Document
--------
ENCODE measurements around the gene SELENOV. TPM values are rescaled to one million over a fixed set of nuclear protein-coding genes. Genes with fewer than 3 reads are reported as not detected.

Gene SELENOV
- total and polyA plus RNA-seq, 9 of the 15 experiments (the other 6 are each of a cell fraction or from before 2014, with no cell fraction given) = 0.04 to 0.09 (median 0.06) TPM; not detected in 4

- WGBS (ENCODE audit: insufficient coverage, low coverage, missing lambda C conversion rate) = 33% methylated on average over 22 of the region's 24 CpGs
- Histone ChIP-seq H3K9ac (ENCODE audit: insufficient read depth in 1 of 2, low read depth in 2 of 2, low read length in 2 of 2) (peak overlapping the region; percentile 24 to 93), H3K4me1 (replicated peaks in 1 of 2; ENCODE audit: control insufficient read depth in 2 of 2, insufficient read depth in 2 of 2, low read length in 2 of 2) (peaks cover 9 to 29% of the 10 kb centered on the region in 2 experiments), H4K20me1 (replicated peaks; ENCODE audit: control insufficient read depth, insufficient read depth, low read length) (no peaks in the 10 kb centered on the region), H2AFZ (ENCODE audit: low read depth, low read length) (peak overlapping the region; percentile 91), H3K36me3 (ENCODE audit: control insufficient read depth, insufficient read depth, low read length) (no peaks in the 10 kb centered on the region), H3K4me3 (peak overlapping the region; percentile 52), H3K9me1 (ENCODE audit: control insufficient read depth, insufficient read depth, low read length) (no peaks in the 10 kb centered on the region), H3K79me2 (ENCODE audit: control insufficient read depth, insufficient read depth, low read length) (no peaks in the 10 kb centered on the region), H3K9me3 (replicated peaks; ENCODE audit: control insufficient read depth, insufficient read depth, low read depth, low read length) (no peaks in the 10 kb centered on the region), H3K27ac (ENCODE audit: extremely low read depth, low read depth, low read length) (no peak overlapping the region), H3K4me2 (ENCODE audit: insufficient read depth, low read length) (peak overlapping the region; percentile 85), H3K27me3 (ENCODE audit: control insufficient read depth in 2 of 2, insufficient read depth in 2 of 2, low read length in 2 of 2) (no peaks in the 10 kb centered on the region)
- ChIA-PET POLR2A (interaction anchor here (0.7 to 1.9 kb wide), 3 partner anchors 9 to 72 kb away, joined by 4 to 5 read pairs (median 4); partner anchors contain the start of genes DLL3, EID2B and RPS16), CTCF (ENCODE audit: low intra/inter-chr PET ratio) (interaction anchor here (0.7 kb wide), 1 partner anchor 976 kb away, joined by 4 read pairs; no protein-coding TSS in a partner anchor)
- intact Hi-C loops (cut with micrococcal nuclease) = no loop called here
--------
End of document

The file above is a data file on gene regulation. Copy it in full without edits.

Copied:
ENCODE measurements around the gene SELENOV. TPM values are rescaled to one million over a fixed set of nuclear protein-coding genes. Genes with fewer than 3 reads are reported as not detected.

Gene SELENOV
- total and polyA plus RNA-seq, 9 of the 15 experiments (the other 6 are each of a cell fraction or from before 2014, with no cell fraction given) = 0.04 to 0.09 (median 0.06) TPM; not detected in 4

- WGBS (ENCODE audit: insufficient coverage, low coverage, missing lambda C conversion rate) = 33% methylated on average over 22 of the region's 24 CpGs
- Histone ChIP-seq H3K9ac (ENCODE audit: insufficient read depth in 1 of 2, low read depth in 2 of 2, low read length in 2 of 2) (peak overlapping the region; percentile 24 to 93), H3K4me1 (replicated peaks in 1 of 2; ENCODE audit: control insufficient read depth in 2 of 2, insufficient read depth in 2 of 2, low read length in 2 of 2) (peaks cover 9 to 29% of the 10 kb centered on the region in 2 experiments), H4K20me1 (replicated peaks; ENCODE audit: control insufficient read depth, insufficient read depth, low read length) (no peaks in the 10 kb centered on the region), H2AFZ (ENCODE audit: low read depth, low read length) (peak overlapping the region; percentile 91), H3K36me3 (ENCODE audit: control insufficient read depth, insufficient read depth, low read length) (no peaks in the 10 kb centered on the region), H3K4me3 (peak overlapping the region; percentile 52), H3K9me1 (ENCODE audit: control insufficient read depth, insufficient read depth, low read length) (no peaks in the 10 kb centered on the region), H3K79me2 (ENCODE audit: control insufficient read depth, insufficient read depth, low read length) (no peaks in the 10 kb centered on the region), H3K9me3 (replicated peaks; ENCODE audit: control insufficient read depth, insufficient read depth, low read depth, low read length) (no peaks in the 10 kb centered on the region), H3K27ac (ENCODE audit: extremely low read depth, low read depth, low read length) (no peak overlapping the region), H3K4me2 (ENCODE audit: insufficient read depth, low read length) (peak overlapping the region; percentile 85), H3K27me3 (ENCODE audit: control insufficient read depth in 2 of 2, insufficient read depth in 2 of 2, low read length in 2 of 2) (no peaks in the 10 kb centered on the region)
- ChIA-PET POLR2A (interaction anchor here (0.7 to 1.9 kb wide), 3 partner anchors 9 to 72 kb away, joined by 4 to 5 read pairs (median 4); partner anchors contain the start of genes DLL3, EID2B and RPS16), CTCF (ENCODE audit: low intra/inter-chr PET ratio) (interaction anchor here (0.7 kb wide), 1 partner anchor 976 kb away, joined by 4 read pairs; no protein-coding TSS in a partner anchor)
- intact Hi-C loops (cut with micrococcal nuclease) = no loop called here